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Does the Frog-Mouthed Turtle Exist?
Is the frog-mouthed turtle an interesting species you haven’t heard of? Or a fictional animal that only exists in Jellystone Park?
This part amphibian, part reptile creature is featured in the new movie, Yogi Bear, as an almost extinct species that inhabits Yogi Bear’s home, Jellystone Park. When the corrupt Mayor Brown threatens to shut down Jellystone and sell the land, Yogi Bear and his pal, Boo Boo, team up to save the turtle–and the park.
So is the frog-mouthed turtle real?
Sorry Yogi, but the frog-mouthed turtle is as fictional as Jellystone Park.
There actually is such a thing as a turtle frog. Native to Australia, this species is one of the only head-first burrowing frogs. Another characteristic is that their young skip the tadpole stage. They develop entirely within their egg and emerge as frogs.
Turtle or No, Protecting Habitat Does Protect Wildlife
Yogi Bear does however have the right idea when it comes to making sure habitat for endangered species is taken care of. The Endangered Species Act was enacted by Congress in 1973, and requires the federal government to protect:
- Endangered Species – species likely to become extinct throughout all or a large portion of their range.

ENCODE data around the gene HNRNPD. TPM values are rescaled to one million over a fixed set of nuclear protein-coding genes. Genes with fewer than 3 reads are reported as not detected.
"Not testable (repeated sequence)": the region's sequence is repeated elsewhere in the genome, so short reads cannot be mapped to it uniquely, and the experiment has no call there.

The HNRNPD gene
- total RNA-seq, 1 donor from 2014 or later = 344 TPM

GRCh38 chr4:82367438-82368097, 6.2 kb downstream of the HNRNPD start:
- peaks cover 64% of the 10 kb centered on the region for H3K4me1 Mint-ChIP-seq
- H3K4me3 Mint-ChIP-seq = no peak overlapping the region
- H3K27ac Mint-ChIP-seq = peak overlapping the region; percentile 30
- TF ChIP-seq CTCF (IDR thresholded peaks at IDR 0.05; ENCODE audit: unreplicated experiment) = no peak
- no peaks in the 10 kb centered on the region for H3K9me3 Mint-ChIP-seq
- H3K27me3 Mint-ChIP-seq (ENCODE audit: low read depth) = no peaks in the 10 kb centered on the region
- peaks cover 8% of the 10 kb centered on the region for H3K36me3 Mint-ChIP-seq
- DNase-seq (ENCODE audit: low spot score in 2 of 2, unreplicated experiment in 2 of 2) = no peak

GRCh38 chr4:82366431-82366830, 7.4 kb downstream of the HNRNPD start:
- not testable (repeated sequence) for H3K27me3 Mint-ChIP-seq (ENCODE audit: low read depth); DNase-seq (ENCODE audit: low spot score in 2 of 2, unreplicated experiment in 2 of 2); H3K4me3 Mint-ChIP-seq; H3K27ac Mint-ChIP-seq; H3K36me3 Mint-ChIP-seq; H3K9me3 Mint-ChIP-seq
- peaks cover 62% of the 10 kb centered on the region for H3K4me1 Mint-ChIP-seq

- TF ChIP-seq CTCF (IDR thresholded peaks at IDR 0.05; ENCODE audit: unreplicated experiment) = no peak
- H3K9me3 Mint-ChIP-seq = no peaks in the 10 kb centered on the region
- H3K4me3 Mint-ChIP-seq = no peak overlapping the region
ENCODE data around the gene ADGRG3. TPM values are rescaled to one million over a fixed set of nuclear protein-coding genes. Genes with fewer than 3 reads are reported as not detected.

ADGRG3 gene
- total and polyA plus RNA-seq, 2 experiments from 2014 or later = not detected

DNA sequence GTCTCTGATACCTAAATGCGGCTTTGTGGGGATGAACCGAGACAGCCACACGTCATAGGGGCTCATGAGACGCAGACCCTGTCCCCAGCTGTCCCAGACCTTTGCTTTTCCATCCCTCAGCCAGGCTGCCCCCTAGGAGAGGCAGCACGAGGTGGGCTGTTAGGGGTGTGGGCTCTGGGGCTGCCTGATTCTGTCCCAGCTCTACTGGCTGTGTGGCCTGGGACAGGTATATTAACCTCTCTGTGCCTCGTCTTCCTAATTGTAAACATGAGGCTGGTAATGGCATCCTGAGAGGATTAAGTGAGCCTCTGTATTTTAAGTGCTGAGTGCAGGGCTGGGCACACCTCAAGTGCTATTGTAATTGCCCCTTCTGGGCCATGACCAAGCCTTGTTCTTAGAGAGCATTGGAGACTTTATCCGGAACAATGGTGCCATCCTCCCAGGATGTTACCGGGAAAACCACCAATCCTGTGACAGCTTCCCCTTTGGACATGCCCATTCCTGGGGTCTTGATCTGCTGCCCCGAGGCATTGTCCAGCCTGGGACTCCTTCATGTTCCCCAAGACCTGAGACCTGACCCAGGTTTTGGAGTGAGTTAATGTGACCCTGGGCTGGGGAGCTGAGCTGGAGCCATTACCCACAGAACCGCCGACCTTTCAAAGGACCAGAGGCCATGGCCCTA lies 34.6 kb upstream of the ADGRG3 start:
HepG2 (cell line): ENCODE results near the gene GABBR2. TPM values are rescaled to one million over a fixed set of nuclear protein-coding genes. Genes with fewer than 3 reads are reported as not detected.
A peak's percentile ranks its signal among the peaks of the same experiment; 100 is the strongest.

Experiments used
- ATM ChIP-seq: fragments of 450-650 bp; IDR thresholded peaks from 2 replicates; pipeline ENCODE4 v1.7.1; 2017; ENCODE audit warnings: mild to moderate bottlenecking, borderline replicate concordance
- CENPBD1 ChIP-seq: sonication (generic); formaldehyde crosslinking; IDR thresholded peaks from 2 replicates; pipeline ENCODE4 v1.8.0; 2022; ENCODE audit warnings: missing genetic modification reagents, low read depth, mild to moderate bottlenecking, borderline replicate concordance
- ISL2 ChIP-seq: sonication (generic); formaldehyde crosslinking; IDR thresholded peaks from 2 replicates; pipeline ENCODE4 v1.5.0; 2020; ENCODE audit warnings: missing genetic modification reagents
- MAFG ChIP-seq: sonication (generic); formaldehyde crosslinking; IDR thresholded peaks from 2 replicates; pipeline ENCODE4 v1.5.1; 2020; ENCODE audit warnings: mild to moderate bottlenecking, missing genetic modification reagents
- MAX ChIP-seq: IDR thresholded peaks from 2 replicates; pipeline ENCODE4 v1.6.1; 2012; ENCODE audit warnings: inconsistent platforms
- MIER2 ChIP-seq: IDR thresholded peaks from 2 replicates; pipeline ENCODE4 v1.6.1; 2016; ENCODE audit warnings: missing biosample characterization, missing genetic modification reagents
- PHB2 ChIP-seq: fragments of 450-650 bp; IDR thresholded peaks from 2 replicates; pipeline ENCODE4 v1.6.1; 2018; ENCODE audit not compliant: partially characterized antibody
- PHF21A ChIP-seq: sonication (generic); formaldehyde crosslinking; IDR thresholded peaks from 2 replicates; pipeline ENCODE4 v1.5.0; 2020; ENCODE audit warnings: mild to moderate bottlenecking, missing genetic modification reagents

- Threatened Species – species that are likely to become endangered in the near future.
- Critical habitat – habitat vital to the survival of endangered or threatened species.
Currently in the United States, more than 1,350 real plants and animals are listed as threatened or endangered.
Yogi Bear is Connected to Nature–Are You?
National Wildlife Federation teamed up with the film Yogi Bear to extend the movie’s lessons and inspire kids and families to learn about wildlife and to get outside in their own neighborhood or favorite park.
Because Yogi and Boo Boo spend their days outdoors in Jellystone, they lead the charge to save the park.
This connection happens for people too–especially kids. The more connected children are to outdoor spaces, the more they connect with the importance of helping the environment. This is the core of National Wildlife Federation’s Be Out There campaign.
National Wildlife Federation put together a special Yogi Bear Outdoor Activity Guide for parents and teachers with some great ideas for kids.